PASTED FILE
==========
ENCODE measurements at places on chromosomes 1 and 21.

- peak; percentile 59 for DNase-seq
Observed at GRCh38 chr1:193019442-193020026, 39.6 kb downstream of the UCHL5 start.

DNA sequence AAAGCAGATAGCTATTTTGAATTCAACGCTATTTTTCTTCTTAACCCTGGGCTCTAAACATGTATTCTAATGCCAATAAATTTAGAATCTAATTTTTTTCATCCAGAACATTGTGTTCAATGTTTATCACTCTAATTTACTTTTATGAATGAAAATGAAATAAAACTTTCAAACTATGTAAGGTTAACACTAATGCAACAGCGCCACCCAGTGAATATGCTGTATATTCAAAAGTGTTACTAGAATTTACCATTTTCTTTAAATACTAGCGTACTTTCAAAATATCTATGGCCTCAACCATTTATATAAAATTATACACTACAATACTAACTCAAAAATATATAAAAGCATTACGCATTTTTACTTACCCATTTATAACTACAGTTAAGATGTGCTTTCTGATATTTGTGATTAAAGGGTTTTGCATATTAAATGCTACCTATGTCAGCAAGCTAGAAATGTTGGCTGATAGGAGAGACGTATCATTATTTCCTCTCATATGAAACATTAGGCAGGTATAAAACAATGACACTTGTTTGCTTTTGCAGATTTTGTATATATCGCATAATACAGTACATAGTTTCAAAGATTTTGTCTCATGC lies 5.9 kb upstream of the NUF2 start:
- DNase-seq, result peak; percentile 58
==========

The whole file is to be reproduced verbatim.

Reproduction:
ENCODE measurements at places on chromosomes 1 and 21.

- peak; percentile 59 for DNase-seq
Observed at GRCh38 chr1:193019442-193020026, 39.6 kb downstream of the UCHL5 start.

DNA sequence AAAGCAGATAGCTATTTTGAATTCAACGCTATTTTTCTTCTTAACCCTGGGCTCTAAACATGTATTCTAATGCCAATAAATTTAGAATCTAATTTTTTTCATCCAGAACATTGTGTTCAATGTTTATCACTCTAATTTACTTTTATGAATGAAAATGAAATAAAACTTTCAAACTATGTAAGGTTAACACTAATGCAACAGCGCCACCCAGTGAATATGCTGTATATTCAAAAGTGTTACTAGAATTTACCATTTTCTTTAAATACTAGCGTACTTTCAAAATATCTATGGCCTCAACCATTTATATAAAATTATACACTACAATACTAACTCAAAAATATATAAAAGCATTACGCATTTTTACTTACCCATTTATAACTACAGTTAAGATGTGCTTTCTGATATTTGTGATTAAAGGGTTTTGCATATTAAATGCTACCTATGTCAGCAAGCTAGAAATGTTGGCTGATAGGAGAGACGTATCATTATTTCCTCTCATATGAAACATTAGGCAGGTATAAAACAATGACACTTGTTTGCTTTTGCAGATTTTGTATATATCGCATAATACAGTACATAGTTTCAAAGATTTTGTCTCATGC lies 5.9 kb upstream of the NUF2 start:
- DNase-seq, result peak; percentile 58